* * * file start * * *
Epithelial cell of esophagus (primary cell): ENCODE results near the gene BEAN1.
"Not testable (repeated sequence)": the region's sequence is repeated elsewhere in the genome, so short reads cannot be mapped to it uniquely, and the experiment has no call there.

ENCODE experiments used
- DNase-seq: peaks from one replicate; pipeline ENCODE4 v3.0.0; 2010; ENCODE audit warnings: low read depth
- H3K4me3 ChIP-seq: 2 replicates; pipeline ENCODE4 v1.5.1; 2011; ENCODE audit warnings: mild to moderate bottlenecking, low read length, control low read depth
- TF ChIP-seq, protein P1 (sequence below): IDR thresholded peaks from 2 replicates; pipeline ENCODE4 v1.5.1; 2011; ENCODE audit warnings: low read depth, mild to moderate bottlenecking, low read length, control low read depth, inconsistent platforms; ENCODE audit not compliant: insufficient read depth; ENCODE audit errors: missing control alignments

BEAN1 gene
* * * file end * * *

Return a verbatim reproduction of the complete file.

Epithelial cell of esophagus (primary cell): ENCODE results near the gene BEAN1.
"Not testable (repeated sequence)": the region's sequence is repeated elsewhere in the genome, so short reads cannot be mapped to it uniquely, and the experiment has no call there.

ENCODE experiments used
- DNase-seq: peaks from one replicate; pipeline ENCODE4 v3.0.0; 2010; ENCODE audit warnings: low read depth
- H3K4me3 ChIP-seq: 2 replicates; pipeline ENCODE4 v1.5.1; 2011; ENCODE audit warnings: mild to moderate bottlenecking, low read length, control low read depth
- TF ChIP-seq, protein P1 (sequence below): IDR thresholded peaks from 2 replicates; pipeline ENCODE4 v1.5.1; 2011; ENCODE audit warnings: low read depth, mild to moderate bottlenecking, low read length, control low read depth, inconsistent platforms; ENCODE audit not compliant: insufficient read depth; ENCODE audit errors: missing control alignments

BEAN1 gene